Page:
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Here’s How To Avoid Dipping Into Cash Reserves For Home Repairs
Being able to afford home repairs when you get to the senior level can be challenging if you are not prepared. Living off of limited earnings can lead to a meager existence. Getting the essentials for comfortable living can be hard to come by if you’re not prepared.
Imagine not having something as critical as air conditioning in your home if you are a senior. Not only is this uncomfortable but it can be life threatening in case of a heat wave. The same can be said if you didn’t have adequate heating for your home. A lot of seniors unintentionally put themselves in dire situations when it comes to having the bare essentials. That is why having a Michigan reverse mortgage can play such a critical role in the life of a senior citizen.
There are many other things that are important to a senior household including plumbing. Not having a good plumbing system to lead to other problems when owning your own home. Having leaky pipes can lead to water damage and further lower your homes overall value. This can have a catastrophic effect on your living arrangement and damage your quality of life.
And when you’re talking about home repairs we cannot leave out safe and adequate roofing. You want to make sure that your roof is kept in good condition. If your roof is left to fall apart this can lead to interior water damage to your property and lower the value of your home.
Home repair and improvement can be broken down into three distinct markets:
1.Home repairs due to deferred maintenance. An estimated 35 to 45 percent of all reverse mortgages require some type of home repair to meet HUD’s minimum property standards.
2.Home improvements and modifications to meet the changing needs of senior adults to make a home safe, and enhance comfort and convenience.
3.Preservation and rehabilitation of an historic home. Today, the preservation and rehabilitation of historic homes is integral to the mainstream housing market.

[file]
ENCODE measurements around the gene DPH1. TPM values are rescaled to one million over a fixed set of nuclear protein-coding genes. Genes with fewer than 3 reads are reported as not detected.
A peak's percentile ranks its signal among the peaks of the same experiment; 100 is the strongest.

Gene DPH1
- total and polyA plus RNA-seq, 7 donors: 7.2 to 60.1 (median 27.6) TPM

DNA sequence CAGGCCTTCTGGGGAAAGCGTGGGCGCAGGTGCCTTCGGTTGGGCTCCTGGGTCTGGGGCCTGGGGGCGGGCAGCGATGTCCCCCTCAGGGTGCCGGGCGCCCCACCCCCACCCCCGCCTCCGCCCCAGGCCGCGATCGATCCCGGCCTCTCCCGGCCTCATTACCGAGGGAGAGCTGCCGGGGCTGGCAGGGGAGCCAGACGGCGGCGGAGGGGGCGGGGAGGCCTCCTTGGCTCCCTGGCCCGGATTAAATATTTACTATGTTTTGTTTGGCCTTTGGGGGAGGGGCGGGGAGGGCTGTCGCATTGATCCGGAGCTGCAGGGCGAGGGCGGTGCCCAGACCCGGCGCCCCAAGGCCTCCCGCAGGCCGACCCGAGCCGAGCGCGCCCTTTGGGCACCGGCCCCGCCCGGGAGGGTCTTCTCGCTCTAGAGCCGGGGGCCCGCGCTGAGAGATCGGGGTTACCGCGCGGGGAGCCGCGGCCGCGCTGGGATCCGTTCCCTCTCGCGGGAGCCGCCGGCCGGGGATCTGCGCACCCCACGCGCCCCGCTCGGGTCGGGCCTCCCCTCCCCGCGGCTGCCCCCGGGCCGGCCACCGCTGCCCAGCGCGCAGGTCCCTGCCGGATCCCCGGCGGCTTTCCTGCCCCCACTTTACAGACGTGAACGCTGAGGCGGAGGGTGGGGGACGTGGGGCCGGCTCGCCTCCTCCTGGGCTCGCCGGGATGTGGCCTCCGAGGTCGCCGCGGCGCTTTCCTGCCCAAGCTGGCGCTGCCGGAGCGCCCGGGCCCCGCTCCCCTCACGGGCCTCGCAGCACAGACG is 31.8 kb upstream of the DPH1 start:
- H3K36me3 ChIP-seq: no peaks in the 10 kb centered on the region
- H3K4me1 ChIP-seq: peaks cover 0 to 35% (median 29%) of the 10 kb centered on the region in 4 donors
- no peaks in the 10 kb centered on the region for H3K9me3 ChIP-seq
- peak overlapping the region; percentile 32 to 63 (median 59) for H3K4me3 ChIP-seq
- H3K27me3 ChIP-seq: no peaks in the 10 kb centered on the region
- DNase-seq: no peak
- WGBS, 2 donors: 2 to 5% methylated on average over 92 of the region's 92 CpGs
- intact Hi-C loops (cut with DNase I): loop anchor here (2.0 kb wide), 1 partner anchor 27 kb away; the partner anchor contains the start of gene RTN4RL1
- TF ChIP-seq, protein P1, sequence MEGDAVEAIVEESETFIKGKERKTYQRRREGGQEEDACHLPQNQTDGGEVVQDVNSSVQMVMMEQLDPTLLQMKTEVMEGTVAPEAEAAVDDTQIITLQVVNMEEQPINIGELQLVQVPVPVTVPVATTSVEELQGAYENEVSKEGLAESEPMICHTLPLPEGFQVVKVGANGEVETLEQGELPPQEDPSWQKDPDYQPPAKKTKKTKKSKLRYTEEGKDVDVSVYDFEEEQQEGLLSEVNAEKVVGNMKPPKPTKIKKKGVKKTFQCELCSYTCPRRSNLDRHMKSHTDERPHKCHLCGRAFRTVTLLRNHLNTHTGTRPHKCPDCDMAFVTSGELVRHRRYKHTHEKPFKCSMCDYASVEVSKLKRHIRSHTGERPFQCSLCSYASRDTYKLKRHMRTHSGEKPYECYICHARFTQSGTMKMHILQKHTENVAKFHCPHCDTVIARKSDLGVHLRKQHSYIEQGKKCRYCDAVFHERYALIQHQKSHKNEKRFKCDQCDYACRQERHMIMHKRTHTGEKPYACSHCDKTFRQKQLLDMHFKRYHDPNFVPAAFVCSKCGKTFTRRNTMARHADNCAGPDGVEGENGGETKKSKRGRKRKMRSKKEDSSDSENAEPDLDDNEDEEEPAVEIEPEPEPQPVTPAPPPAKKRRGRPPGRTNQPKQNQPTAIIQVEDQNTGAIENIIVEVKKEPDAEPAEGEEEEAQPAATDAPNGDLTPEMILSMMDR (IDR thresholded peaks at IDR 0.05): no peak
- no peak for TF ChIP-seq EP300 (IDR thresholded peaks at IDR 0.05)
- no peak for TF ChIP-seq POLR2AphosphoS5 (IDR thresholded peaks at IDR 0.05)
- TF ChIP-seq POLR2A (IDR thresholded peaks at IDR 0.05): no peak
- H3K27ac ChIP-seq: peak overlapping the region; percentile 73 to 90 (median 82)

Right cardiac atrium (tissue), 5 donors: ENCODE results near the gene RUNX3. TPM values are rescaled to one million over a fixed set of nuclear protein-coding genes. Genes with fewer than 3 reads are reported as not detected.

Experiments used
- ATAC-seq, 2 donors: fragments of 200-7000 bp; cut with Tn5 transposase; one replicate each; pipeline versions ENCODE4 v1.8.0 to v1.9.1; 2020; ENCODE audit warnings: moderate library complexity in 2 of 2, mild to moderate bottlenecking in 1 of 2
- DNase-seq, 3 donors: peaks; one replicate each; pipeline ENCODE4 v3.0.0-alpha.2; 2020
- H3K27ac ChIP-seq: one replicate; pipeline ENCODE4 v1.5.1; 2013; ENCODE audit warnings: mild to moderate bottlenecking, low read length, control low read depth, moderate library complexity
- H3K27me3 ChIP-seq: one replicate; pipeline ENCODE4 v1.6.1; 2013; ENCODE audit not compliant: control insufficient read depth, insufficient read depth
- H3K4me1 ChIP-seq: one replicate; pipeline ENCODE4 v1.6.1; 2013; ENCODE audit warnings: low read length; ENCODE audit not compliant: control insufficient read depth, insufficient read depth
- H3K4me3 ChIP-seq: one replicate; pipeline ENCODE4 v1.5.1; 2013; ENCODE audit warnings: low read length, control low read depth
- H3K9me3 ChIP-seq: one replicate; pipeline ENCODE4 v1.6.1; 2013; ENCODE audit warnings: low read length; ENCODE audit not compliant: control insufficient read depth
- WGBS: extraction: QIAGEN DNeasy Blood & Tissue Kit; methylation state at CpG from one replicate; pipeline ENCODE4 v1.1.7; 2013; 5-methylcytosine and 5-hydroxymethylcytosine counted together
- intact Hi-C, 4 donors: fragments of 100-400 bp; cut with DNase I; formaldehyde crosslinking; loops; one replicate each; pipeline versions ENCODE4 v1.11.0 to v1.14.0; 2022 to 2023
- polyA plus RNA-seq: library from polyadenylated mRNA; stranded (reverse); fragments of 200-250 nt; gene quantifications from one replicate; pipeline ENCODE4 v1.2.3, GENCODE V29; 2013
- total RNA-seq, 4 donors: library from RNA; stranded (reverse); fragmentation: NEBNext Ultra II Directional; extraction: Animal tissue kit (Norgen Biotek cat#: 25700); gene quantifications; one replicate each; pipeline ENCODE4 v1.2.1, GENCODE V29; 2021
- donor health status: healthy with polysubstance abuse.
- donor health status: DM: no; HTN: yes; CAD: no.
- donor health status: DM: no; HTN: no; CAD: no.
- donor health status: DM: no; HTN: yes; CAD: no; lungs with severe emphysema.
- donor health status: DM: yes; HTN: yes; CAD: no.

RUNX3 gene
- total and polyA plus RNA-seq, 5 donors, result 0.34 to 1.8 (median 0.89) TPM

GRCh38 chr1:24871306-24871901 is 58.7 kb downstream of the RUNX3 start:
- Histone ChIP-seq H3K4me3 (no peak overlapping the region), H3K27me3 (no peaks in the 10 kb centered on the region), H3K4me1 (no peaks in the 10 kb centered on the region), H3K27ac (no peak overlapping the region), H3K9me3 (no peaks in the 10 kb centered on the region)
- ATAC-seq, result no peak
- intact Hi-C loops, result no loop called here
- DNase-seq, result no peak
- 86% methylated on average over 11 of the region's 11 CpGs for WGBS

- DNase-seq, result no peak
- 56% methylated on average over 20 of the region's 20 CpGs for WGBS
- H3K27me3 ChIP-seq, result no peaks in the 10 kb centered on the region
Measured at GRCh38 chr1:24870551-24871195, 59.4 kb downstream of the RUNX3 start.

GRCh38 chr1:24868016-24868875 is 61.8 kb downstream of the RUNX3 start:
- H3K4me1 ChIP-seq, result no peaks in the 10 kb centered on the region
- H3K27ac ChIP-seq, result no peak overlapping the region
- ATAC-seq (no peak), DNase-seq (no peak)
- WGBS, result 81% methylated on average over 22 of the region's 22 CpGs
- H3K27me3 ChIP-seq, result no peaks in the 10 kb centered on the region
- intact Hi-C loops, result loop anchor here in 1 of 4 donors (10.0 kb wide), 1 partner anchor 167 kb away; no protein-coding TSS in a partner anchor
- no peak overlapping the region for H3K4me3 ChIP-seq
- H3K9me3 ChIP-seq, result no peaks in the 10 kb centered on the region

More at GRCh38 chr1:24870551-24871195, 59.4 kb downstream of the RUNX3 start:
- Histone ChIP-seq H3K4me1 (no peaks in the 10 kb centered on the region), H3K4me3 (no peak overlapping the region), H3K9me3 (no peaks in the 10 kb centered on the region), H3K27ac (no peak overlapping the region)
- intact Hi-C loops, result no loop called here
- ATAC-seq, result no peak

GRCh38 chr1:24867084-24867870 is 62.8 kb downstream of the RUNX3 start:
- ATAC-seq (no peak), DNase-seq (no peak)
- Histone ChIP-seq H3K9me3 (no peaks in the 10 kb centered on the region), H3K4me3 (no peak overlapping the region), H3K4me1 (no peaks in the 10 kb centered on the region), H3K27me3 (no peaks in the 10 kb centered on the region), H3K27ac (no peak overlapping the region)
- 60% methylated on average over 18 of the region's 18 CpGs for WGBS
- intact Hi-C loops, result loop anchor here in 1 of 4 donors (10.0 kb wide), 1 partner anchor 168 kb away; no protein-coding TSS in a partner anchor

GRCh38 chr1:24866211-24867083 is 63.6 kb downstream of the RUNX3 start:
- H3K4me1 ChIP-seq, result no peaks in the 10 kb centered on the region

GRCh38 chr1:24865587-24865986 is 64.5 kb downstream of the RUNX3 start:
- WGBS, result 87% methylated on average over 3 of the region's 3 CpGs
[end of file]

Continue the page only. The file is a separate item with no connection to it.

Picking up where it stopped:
More neighborhoods are forming preservation associations, and more cities and states are developing incentives to support preservation and rehabilitation of historic homes.
Financing home repairs and improvements can be a real problem for many senior adults. It would typically require a home equity or home improvement loan. First they must qualify, which may not be possible for senior’s who’s sole income is from Social Security. Second, they must make monthly payments which could cause financial hardship.
Robert Bruss is a real estate attorney and syndicated columnist. A home owner asked him the following question:
“I am 68 and a homeowner who is “property rich and cash poor” as you say. My $400,000 house needs a new roof that would cost $15,000 to $20,000. My daughter says I should take out a home equity loan but I don’t know how I will afford the payments on my limited retirement income. I don’t want to touch the $35,000 I have in CD’s except for an emergency. What would you do?”
Response from Robert Bruss:
“Spending up to $20,000 of your cash reserves on a roof would be the least costly of alternatives, but it will leave you with depleted liquid reserves. You need increase monthly income to fully enjoy retirement. Consider a reverse mortgage that never requires repayment until you sell your home, move out for more than 12 months or die.
Meanwhile you can enjoy any combination or (1) monthly lifetime income, (2) lump sums as you need them and /or (3) a credit line or (4) a combination of the above.
A home equity loan requires monthly payments. If you are already short of cash, making monthly payments will further deplete your cash.”
Michigan reverse mortgages are the perfect means to finance home repairs and improvements with no credit or income qualifying, and no monthly payments to worry about.
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